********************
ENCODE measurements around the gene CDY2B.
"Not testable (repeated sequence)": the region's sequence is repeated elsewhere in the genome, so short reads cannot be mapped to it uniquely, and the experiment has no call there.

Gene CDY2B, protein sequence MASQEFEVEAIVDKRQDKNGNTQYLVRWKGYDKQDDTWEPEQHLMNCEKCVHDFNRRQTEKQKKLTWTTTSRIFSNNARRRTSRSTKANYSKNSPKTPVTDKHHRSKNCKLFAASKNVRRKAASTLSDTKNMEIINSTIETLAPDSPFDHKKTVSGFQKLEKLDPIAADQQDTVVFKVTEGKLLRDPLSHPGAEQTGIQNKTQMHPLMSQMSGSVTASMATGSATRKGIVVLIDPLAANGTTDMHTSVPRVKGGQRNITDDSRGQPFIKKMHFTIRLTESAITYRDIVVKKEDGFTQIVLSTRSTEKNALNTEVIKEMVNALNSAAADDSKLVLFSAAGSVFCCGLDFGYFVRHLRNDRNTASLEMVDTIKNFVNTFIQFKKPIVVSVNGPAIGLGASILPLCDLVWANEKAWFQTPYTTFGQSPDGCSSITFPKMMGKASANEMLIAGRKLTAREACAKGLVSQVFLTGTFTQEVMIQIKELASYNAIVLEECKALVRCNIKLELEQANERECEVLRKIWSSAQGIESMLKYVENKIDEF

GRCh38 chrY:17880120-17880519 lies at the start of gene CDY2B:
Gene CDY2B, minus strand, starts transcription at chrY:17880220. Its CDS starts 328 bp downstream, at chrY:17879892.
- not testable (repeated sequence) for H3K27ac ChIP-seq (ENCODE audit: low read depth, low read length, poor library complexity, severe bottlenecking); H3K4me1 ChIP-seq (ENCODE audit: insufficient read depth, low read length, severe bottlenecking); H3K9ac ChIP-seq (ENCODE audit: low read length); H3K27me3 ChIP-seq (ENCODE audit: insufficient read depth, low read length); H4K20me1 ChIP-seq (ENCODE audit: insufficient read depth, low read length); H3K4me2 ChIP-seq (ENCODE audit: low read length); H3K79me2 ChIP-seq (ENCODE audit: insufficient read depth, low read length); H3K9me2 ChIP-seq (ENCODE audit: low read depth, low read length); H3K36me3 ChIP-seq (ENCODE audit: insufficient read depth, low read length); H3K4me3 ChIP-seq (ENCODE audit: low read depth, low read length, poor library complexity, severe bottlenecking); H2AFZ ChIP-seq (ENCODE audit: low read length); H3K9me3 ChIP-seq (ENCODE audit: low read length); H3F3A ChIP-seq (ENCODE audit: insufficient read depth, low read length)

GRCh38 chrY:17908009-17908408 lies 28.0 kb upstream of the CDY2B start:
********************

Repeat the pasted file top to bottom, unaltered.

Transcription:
ENCODE measurements around the gene CDY2B.
"Not testable (repeated sequence)": the region's sequence is repeated elsewhere in the genome, so short reads cannot be mapped to it uniquely, and the experiment has no call there.

Gene CDY2B, protein sequence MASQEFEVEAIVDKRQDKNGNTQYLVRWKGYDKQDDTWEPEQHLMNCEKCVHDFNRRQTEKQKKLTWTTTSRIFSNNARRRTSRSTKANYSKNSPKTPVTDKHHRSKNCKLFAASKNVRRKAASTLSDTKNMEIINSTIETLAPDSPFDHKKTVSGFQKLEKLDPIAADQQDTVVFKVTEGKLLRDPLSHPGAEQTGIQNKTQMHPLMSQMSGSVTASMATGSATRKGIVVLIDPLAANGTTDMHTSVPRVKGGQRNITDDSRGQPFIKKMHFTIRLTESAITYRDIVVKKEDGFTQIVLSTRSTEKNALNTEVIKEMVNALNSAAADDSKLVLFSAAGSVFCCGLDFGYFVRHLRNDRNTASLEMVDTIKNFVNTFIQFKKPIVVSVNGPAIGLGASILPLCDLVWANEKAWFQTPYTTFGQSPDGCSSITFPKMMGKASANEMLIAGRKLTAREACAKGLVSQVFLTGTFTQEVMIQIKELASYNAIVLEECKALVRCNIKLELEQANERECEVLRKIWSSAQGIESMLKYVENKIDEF

GRCh38 chrY:17880120-17880519 lies at the start of gene CDY2B:
Gene CDY2B, minus strand, starts transcription at chrY:17880220. Its CDS starts 328 bp downstream, at chrY:17879892.
- not testable (repeated sequence) for H3K27ac ChIP-seq (ENCODE audit: low read depth, low read length, poor library complexity, severe bottlenecking); H3K4me1 ChIP-seq (ENCODE audit: insufficient read depth, low read length, severe bottlenecking); H3K9ac ChIP-seq (ENCODE audit: low read length); H3K27me3 ChIP-seq (ENCODE audit: insufficient read depth, low read length); H4K20me1 ChIP-seq (ENCODE audit: insufficient read depth, low read length); H3K4me2 ChIP-seq (ENCODE audit: low read length); H3K79me2 ChIP-seq (ENCODE audit: insufficient read depth, low read length); H3K9me2 ChIP-seq (ENCODE audit: low read depth, low read length); H3K36me3 ChIP-seq (ENCODE audit: insufficient read depth, low read length); H3K4me3 ChIP-seq (ENCODE audit: low read depth, low read length, poor library complexity, severe bottlenecking); H2AFZ ChIP-seq (ENCODE audit: low read length); H3K9me3 ChIP-seq (ENCODE audit: low read length); H3F3A ChIP-seq (ENCODE audit: insufficient read depth, low read length)

GRCh38 chrY:17908009-17908408 lies 28.0 kb upstream of the CDY2B start: